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A crisis like the corona pandemic calls for decisive measures. The EU has freed up €723.8 billion in an effort to use the Recovery and Resilience Facility (RRF) to pull the European economy out of the recession caused by corona. In order to qualify for a share of this large bag of money, member states must submit a plan to the European Commission. In the series Decarbonizing Europe, we put those plans under a magnifying glass.

They are about the same size in terms of surface area, the average man is about the same height, the landscape is roughly just as flat and in terms of digitalization, both countries are highly advanced: Estonia and the Netherlands have quite a few similarities. However, Estonia, with 1.3 million inhabitants (half of the country is covered by forest) is a much smaller player in the European Union.

The Estonian recovery plan is not, in budgetary terms, of any great magnitude. The country was allocated 936.3 million euros from the European Commission, 42 percent of which will be spent on the green transition. A total of 22 percent is reserved for the digital transition.

Green businesses, green energy and green mobility 

The green transition of businesses forms an important and major part of the Estonian recovery plan. An amount of 220 million euros will go to supporting companies in this transition, for example by modernizing business models, implementing green technology and developing green skills.

A second major area of expense for the green transition is making mobility more sustainable. A further 96 million will go to the harmonization of public transport in the capital, Tallinn, and upgrading the railway network.

Then there is the energy transition. By 2030, half of all energy used in the country must be renewable. To meet this target, the recovery plan has set aside 92 million euros to “reduce dependence on fossil fuels and facilitate the adoption of sustainable energy.”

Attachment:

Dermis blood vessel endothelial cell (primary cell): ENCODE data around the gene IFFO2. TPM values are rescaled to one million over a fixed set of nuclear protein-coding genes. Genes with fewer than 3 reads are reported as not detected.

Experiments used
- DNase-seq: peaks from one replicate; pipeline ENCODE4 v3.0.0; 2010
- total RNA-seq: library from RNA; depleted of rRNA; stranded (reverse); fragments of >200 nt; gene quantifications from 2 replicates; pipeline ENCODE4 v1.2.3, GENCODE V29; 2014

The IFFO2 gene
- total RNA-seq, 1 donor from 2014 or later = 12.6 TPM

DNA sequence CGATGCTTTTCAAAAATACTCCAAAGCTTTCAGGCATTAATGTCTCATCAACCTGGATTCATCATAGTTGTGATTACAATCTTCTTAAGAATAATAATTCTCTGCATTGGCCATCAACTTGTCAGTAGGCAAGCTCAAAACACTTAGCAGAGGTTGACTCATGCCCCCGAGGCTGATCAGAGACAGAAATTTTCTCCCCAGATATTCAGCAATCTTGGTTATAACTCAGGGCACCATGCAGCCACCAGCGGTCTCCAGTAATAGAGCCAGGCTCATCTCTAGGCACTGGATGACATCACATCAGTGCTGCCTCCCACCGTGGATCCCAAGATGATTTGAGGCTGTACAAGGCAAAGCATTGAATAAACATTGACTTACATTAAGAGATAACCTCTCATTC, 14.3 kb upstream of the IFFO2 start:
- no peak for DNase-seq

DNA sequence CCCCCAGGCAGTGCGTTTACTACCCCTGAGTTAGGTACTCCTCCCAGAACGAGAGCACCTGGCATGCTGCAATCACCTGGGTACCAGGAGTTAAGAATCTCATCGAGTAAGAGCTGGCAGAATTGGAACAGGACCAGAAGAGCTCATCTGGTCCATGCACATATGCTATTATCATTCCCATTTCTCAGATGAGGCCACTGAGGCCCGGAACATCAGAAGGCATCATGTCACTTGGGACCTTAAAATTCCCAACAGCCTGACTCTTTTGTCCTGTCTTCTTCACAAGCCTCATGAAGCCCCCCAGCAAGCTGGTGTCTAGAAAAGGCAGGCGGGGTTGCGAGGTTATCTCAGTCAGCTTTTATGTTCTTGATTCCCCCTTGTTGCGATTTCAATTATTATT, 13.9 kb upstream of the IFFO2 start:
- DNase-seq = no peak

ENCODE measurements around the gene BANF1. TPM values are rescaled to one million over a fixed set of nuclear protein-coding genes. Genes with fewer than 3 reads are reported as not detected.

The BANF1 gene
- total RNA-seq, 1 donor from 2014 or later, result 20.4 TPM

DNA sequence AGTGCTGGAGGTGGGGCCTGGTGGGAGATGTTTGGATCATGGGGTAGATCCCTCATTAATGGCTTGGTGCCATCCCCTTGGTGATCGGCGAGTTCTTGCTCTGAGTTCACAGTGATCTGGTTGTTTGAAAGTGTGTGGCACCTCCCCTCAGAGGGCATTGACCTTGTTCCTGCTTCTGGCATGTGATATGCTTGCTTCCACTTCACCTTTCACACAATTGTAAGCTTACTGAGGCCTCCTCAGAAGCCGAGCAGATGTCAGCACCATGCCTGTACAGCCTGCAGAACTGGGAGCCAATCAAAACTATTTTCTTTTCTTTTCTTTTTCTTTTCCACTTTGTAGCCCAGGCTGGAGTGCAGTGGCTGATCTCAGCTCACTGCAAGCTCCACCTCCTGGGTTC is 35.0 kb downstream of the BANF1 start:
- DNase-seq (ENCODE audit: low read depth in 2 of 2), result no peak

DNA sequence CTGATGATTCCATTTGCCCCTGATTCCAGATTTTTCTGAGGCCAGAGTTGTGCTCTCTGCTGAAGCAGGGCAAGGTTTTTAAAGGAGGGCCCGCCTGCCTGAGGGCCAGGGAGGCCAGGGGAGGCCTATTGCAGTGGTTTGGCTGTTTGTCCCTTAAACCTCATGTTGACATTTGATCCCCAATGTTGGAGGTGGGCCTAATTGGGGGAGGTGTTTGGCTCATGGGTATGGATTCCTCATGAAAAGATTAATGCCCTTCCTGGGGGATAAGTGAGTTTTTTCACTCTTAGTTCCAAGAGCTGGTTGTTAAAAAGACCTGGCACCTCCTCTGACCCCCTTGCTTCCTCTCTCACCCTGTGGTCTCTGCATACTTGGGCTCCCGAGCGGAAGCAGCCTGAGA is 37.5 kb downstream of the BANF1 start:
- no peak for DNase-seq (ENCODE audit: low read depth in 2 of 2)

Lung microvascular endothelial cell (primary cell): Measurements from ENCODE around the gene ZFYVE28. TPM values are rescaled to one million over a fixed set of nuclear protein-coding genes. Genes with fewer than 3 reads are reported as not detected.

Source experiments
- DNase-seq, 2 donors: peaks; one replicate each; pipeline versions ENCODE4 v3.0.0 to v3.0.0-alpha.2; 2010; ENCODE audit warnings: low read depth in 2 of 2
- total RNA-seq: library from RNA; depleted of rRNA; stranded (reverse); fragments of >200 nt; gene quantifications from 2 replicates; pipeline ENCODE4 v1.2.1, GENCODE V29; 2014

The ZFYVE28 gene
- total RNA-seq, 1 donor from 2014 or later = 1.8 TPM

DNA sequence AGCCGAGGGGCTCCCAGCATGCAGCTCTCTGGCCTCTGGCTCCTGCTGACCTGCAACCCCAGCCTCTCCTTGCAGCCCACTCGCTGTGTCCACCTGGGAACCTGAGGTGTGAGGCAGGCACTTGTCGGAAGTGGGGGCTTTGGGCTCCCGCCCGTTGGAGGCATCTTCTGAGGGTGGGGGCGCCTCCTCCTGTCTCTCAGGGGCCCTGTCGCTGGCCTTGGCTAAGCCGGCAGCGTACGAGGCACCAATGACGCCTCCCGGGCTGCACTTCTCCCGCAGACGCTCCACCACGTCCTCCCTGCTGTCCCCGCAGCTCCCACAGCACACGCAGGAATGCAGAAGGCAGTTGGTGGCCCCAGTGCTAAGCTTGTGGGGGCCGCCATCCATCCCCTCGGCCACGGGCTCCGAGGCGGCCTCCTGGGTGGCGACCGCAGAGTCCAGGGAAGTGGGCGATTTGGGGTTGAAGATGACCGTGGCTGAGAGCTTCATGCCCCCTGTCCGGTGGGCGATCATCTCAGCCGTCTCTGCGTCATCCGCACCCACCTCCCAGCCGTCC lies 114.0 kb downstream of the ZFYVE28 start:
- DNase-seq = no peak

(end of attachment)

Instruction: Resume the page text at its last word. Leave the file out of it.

NextGeneration EU

The corona crisis is one of the biggest challenges of our time. The European Union, through NextGenerationEU – the largest recovery plan ever at €806.9 billion – aims to help its member states emerge stronger from the crisis. The Recovery and Resilience Facility (RRF) is at the heart of this plan (€723.8 billion).

The RRF has two goals: first, to pull the European economy out of the recession caused by the corona pandemic. At the same time, it is designed to give an impetus to important investments for the future and measures for rolling out reforms.

All 27 member states have submitted plans. Whether all the money is actually disbursed depends on a final assessment of the projects. For example, countries must spend at least 37 percent of their budgets on climate action and 20 percent on digitalization.

Shale oil, a type of rock which is used to produce oil.

Unique position

If the government is to meet that goal, a great deal still needs to be done. Estonia has a unique position in terms of energy supply. It is heavily dependent on domestically produced shale oil: a sedimentary rock that can be burned to generate heat, electricity, and liquid fuel.

This basically means that the country is practically self-sufficient as far as energy is concerned, but it also leads to the fact that in 2019 it had the highest carbon intensity of any country affiliated with the International Energy Agency (IEA). After all, conversion of shale oil into electricity is the most carbon-intensive combustion technology there is.

However, the transition has begun nonetheless. Whereas in 2019 only 22 percent of electricity produced in Estonia came from renewable sources, by the first half of 2021 the percentage was almost half.

The E-stonia miracle

Whereas the country still has a lot of work to do when it comes to the green transition, it is an absolute frontrunner in the digital transition. To put it even more bluntly, Estonia is the undisputed ICT pioneer of Europe. Entrepreneurs are able to register a new company within twenty minutes via the E-Business Register. The X-Road system guarantees seamless communication between public and private e-services. Estonians can vote online. And the Prime Minister’s residence, Stenbocki maja, is completely paperless, as the country has the first e-government in the world.

When the country gained independence from the Soviet Union back in 1991, it embarked on a series of reforms to modernize its economy. “Estonia was a relatively poor country. The public sector wanted to provide good quality services. That was done digitally then, because it was cheaper and easier,” said the country’s former prime minister Kersti Kaljulaid in an interview with CNBC.

SME as a priority

Another example that accounts for the nickname “E-stonia” is e-Residency, an initiative that allows people to start a business in Estonia without actually living there. Supporting businesses is a priority for the government with respect to both the green transition and digital transition. A budget of 83 million euros has been earmarked to support companies in this digitalization process, with a focus on SMEs.

Further digitalization of the government (97 million euros) by building up resilience, security and efficiency is also a major cost factor. Another 24 million euros is being invested to reduce the digital divide between rural and urban areas.

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